Test Your intuition 51

Suppose that K and L are two compact convex sets in space. Suppose that K contains L. Now consider two quantities

  • X is the average volume of a simplex forms by four points in K drawn uniformly at random.
  • Y is the average volume of a simplex forms by four points in L drawn uniformly at random.

TYI: Is it always the case that X ≥ Y?

This entry was posted in Convexity, Geometry, Probability, Test your intuition and tagged . Bookmark the permalink.

12 Responses to Test Your intuition 51

  1. DS says:

    No. The number 4 seems arbitrary here, I did it first with simplices formed by 2 points a.k.a. segments 🙂

  2. ava says:

    It seems a triangular bipyramid with its heights to the diagonal face 1 and eps works. If we cut a small portion of points around the obtuse corner (corresponding to the eps height) the average volume increases.

  3. Johan Aspegren says:

    My intuition says that a cube containing the maximal ellipsoid is a counter example if there is one.

  4. Johan Aspegren says:

    But I can’t say if that is an extremal case. There may be at least nonsymmetric cases when the claim fails even more. I just thought that for that pair the claim is true asymptotically e.g when the dimension grows. The number 4 is not arbitary because that’s the minimal number of points you need to form the simplex in space. Anyway, you can solve these questions for (at least 1-unconditional) pairs just by figuring out the average distance from the origin , when both bodies have the (different) densities that integrate to the unit. Because we assumed that the bodies are 1-uncondional it suffices to consider projections to the axes. If I figured this right, for the cube this is solved from 1/2 = x and for the ball from 1/2 = 4\pi*\int_0^1 r^2dr.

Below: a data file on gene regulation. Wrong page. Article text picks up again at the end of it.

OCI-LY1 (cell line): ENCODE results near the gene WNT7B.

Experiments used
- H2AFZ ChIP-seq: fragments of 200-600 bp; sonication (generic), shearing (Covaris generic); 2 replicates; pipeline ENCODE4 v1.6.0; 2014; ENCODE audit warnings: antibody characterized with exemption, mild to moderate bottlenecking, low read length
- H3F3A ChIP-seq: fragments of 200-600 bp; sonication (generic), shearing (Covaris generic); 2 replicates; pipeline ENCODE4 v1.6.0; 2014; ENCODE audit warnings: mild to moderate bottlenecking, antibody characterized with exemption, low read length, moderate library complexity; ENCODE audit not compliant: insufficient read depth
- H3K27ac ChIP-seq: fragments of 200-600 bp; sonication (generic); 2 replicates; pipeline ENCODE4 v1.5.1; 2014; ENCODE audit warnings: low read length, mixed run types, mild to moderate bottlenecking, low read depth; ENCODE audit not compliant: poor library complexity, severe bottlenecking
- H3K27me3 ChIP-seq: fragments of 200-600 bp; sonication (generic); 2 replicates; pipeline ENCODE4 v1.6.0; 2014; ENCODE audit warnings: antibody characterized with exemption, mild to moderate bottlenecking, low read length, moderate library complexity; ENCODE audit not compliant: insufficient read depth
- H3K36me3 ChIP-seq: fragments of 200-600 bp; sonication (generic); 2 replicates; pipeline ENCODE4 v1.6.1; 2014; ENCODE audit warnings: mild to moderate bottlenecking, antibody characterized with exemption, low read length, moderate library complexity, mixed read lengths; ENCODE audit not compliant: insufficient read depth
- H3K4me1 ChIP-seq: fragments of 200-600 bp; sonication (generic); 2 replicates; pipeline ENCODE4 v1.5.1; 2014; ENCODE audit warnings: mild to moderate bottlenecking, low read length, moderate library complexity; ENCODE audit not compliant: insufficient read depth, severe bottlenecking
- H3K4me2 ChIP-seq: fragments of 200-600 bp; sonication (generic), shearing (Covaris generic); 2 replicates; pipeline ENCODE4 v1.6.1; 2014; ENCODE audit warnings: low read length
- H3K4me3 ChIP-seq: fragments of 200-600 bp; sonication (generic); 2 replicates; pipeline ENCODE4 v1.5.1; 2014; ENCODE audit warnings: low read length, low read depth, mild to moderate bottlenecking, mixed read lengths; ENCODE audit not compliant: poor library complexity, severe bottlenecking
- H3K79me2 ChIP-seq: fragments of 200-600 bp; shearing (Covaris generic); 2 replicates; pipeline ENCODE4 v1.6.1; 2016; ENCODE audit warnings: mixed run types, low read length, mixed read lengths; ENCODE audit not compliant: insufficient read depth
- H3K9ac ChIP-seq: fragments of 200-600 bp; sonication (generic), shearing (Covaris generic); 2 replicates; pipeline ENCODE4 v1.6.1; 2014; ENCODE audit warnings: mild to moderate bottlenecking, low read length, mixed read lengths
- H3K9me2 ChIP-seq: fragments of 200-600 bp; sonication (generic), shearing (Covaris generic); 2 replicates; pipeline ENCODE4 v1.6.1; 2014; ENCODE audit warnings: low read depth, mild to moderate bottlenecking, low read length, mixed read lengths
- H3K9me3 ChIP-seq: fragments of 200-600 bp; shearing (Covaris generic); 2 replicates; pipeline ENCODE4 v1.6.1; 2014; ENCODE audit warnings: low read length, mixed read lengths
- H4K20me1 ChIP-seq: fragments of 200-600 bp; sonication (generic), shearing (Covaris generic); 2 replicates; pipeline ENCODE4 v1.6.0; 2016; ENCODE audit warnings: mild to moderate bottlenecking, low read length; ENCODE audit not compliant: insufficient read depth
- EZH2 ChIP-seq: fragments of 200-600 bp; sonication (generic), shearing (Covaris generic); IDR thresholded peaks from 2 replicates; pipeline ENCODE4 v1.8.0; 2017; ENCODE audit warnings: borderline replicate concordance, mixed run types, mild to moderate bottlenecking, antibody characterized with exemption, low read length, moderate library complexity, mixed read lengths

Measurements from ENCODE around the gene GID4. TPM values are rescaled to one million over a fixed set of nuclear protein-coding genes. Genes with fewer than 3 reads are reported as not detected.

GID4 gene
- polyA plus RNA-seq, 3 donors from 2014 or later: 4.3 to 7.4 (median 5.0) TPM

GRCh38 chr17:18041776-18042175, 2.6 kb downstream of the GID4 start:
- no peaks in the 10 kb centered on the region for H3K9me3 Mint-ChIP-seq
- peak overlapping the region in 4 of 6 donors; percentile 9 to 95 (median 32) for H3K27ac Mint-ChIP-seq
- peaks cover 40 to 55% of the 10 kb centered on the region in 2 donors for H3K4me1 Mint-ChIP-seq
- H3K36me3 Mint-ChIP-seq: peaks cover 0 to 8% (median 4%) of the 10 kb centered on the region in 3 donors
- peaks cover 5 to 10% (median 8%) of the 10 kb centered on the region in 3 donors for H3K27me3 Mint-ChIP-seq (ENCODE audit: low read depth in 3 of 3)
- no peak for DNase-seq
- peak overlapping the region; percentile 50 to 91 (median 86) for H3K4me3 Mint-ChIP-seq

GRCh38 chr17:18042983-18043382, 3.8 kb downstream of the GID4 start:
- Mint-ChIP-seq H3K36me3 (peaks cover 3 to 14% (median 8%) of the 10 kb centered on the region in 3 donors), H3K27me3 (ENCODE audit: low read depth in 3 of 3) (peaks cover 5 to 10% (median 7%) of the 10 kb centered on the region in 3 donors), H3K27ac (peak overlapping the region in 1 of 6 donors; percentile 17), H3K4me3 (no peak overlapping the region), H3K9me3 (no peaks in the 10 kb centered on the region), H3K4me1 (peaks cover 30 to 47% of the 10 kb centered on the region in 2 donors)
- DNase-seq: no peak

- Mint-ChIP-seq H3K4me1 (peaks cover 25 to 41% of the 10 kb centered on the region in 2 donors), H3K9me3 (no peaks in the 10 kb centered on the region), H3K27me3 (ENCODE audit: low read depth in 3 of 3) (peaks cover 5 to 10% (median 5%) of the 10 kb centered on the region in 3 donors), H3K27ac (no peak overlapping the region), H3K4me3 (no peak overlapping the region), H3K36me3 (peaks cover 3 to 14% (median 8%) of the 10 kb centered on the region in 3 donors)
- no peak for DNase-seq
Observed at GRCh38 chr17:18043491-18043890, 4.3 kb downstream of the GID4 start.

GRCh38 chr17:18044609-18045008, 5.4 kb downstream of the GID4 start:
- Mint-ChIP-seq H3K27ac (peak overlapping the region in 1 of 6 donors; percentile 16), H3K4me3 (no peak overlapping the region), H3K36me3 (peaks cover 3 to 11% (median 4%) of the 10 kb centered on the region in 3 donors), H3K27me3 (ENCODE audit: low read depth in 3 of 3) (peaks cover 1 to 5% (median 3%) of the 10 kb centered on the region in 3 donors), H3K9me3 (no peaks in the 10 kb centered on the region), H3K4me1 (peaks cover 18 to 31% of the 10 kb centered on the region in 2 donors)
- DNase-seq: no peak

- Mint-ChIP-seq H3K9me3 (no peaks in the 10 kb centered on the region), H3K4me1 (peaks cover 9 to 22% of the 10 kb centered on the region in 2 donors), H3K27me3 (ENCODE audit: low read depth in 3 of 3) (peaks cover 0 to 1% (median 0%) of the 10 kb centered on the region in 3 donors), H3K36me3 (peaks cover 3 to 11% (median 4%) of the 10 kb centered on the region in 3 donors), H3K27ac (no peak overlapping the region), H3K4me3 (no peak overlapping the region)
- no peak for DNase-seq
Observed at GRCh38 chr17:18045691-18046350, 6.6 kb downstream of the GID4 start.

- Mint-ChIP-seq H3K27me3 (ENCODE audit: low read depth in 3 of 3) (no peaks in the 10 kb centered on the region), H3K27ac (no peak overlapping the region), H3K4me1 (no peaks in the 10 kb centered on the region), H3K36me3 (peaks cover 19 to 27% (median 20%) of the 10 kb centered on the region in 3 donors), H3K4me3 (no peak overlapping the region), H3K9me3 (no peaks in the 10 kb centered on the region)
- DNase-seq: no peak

5. No, for the ball it seems to be 1/2 = 4/pi\int_0^1 r^3 dr.

    • Johan Aspegren says:

      And I forgot to put the right densities for the cube and the ball. Now to sleep.

      • Johan Aspegren says:

        OK, a new day. For the maximal ball in the unit cube the formula would be 3/8 =\int_0^(1/2) 8*3*r^3 dr is the expectation of the distance from the origin, so the expectation of the projection to an axis would be \sqrt(3)/8 for the inscribed ball and in general \sqrt(n)/(2n+2). For the cube this would be \sqrt(3)/4 and in general \sqrt(n)/(n+1). It seems that this is again one of those questions very related to isotropic constants, because you might as well consider seconds moments. It’s interesting that the analogous claim seems to fail in the plane also.

  6. Johan Aspegren says:

    No, for the cube of unit volume the general formula is \sqrt(n)/4. These things are so counterintuitive.

  7. George Beck says:

    No, because we can take K to be very long, forcing the tetrahedra to often be thin and so of small volume on average.

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